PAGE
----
Photo by Dan Meyers on Unsplash

New York Senate passes Adult Survivors Act

2 mins read

Thursday afternoon The Adult Survivors Act (S.66/A.648) passed in the New York Senate, 62-0. This pass from the Senate brings the measure closer to becoming law than it had been in recent years and expands current restrictions survivors face when reporting harassment.

Adult survivors of sexual abuse in New York would be given a one-year window for the revival of time-barred civil lawsuits based on sex crimes committed against individuals who were 18 years of age or older. Meaning victims would have one year after the bill became law to file a civil claim, no matter how long ago the abuse happened.

The Adult Survivors Act (ASA) was sponsored by Senate Judiciary Committee Chair Brad Hoylman (Manhattan-D/WFP) and Assemblymember Linda B. Rosenthal (Manhattan-D/WFP), and models after the Child Victims Act that got officially passed this year.

Sen. Brad Hoylman, a Manhattan Democrat who also sponsored the CVA said in a statement after the bill passed, “I’m grateful for Senate Majority Leader Andrea Stewart-Cousins’ unflappable commitment to seek justice for survivors of sexual assault,” thanking the leadership and persistence from so many survivor advocates and the leadership and persistence of Assembly Member Linda Rosenthal.

Executive Director of Center for the Independence of the Disabled, Susan Dooha, said “people with disabilities have experienced abuse by doctors or therapists. They have been silent because they needed treatment and had a limited number of practitioners available to them. They feared rejection and retaliation by the practitioners they turned to for help,” standing by the Adult Survivors Act because it “allows more time to process the ordeal and overcome fears of coming forward.”

Having passed the New York Senate, the Adult Survivors Act moves to the Assembly where it is to be decided whether to pass or not. The Assembly has not indicated whether the bills will pass.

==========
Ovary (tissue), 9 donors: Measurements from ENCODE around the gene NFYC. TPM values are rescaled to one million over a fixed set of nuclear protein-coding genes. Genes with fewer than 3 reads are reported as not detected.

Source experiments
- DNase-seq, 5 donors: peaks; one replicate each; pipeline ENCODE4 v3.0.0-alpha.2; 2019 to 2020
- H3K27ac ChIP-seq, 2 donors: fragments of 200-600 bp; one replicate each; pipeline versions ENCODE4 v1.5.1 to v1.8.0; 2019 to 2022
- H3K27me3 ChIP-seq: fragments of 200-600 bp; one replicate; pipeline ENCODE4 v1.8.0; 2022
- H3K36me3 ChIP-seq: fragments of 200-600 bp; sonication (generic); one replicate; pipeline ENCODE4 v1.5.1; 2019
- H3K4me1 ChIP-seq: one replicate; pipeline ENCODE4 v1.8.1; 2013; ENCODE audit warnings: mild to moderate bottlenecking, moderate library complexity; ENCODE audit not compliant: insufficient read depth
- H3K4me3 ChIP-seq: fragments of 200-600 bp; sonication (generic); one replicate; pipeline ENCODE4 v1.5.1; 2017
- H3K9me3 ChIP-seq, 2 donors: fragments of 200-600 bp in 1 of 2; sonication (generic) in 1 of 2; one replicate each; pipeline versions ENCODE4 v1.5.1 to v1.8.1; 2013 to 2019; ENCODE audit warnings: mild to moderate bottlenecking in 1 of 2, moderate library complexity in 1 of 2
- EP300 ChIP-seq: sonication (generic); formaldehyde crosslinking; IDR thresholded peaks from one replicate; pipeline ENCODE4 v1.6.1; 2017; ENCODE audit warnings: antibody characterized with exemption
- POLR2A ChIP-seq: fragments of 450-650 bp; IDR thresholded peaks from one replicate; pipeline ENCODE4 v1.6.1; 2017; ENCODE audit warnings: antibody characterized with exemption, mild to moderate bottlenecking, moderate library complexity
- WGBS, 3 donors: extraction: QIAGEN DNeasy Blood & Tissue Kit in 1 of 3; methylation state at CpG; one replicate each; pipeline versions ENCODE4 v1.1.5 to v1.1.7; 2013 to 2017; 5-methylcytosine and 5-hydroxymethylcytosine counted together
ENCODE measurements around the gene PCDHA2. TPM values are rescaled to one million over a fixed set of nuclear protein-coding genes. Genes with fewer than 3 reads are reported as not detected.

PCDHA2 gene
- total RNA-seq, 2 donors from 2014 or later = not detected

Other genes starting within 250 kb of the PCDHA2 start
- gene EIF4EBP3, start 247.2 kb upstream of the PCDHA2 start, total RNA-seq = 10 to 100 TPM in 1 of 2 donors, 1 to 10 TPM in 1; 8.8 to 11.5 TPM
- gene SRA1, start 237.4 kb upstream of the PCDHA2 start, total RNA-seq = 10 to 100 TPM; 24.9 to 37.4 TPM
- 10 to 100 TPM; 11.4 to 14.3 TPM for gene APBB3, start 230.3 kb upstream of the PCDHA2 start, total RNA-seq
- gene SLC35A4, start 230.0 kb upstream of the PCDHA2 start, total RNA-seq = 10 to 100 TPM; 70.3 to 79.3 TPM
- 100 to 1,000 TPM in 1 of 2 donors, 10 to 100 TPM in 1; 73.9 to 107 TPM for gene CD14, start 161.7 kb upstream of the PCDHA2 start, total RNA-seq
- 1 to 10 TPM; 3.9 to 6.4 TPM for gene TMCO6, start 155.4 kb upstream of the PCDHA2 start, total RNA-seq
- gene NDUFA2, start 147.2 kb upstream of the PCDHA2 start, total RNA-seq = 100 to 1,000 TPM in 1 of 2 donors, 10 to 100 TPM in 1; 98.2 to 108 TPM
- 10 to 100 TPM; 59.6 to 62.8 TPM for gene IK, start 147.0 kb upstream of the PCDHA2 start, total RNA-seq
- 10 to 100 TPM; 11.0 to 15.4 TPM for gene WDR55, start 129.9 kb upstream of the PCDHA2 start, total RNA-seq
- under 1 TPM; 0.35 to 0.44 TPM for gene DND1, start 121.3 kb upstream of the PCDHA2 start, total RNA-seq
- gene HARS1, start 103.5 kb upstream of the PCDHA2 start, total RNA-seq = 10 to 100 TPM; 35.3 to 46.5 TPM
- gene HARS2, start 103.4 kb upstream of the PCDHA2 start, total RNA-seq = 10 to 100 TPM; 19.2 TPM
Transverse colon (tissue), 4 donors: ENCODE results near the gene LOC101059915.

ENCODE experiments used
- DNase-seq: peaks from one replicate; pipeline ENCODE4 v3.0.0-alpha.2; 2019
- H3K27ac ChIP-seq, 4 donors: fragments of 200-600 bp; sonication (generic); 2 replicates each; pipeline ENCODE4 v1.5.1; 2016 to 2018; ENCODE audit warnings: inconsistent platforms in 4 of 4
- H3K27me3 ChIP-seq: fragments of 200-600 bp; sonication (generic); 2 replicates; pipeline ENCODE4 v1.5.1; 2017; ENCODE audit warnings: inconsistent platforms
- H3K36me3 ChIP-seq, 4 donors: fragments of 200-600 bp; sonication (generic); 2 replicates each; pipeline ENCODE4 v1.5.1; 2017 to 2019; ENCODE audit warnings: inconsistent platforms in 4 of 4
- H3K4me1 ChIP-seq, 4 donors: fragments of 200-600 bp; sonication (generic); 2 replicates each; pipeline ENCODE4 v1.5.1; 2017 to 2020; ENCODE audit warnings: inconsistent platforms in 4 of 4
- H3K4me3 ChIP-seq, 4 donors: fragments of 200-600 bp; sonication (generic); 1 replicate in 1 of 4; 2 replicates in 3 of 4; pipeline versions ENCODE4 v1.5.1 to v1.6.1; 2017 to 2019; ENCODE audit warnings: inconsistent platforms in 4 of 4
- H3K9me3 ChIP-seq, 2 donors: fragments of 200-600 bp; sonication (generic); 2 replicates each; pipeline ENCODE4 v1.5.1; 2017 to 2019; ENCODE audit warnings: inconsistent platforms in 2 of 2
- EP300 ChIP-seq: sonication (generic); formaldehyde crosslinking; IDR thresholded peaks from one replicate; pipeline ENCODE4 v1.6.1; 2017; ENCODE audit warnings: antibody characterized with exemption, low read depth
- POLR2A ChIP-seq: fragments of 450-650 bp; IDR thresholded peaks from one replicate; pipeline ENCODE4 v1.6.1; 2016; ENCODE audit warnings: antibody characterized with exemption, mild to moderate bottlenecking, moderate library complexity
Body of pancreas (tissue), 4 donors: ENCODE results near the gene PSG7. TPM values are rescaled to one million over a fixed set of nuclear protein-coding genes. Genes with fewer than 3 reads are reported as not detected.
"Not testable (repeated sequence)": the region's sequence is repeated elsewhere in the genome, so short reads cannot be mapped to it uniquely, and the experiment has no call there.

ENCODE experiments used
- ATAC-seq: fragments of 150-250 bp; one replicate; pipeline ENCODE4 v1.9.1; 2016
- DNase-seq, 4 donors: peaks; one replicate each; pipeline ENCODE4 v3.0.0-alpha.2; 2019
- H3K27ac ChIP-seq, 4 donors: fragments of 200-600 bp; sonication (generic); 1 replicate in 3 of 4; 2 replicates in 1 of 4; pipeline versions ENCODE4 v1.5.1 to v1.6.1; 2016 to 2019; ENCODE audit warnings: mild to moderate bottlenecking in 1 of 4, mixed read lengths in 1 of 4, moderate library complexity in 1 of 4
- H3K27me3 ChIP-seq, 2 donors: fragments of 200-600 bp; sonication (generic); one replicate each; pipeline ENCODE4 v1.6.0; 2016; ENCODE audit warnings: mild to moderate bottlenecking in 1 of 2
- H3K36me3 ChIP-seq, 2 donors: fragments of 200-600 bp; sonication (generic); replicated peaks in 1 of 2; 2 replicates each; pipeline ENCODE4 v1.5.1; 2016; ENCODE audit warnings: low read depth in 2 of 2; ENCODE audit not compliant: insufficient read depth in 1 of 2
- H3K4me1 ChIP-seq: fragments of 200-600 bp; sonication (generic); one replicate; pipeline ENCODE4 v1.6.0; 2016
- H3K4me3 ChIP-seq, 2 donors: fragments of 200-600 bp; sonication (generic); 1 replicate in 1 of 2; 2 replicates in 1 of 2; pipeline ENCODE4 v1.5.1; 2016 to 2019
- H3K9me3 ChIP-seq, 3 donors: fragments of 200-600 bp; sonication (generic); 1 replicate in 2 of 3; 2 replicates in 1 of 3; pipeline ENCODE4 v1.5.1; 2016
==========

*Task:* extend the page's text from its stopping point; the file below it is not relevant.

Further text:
The Sexual Harassment Working Group urged the Assembly to pass all the bills before the session ends next week. “We are very familiar with the patterns of this chamber to block, delay, and run out the clock on survivors and the legislation that would protect them as a means of providing cover for serial abusers,” said in their official statement. Adding if failing “to pass this package of bills, including one eliminating the “license to harass” for state employees (S3395 Gounardes/A2483A Niou), and the Adult Survivors Act, the Assembly is continuing a 20-year practice of protecting abusers and the institutions that shelter them.”

You are not alone

Know that your friends and trusted family are there for you even if it doesn’t feel like it.
If you are in immediate danger, call 9-1-1 if in the United States.

  • National Sexual Assault Hotline. Available 24 hours. Their website.
  • 1-800-656-4673 ALSO offers chat.
  • Crisis Text Line. Available 24 hours. Their website.
  • US and Canada: text 741741
  • UK: text 85258 | Ireland: text 50808
  • National Suicide Prevention Lifeline. Available 24 hours. Their website.
  • 800-273-8255 ALSO offers chat.
  • National Domestic Violence Hotline. Available 24 hours. Their website.
  • 1-800-799-7233 ALSO offers chat.

Logan Kent

Logan is an ambitious, yet head-strong, "underdog." He strives to support the overlooked and bring attention to both big and small happenings in the world through journalism.

Leave a Reply

Previous Story

Shazam bolts onto the internet with new teaser trailer

Next Story

City of Austin to receive $600,000 in Brownfields Assessment Funding

Latest from News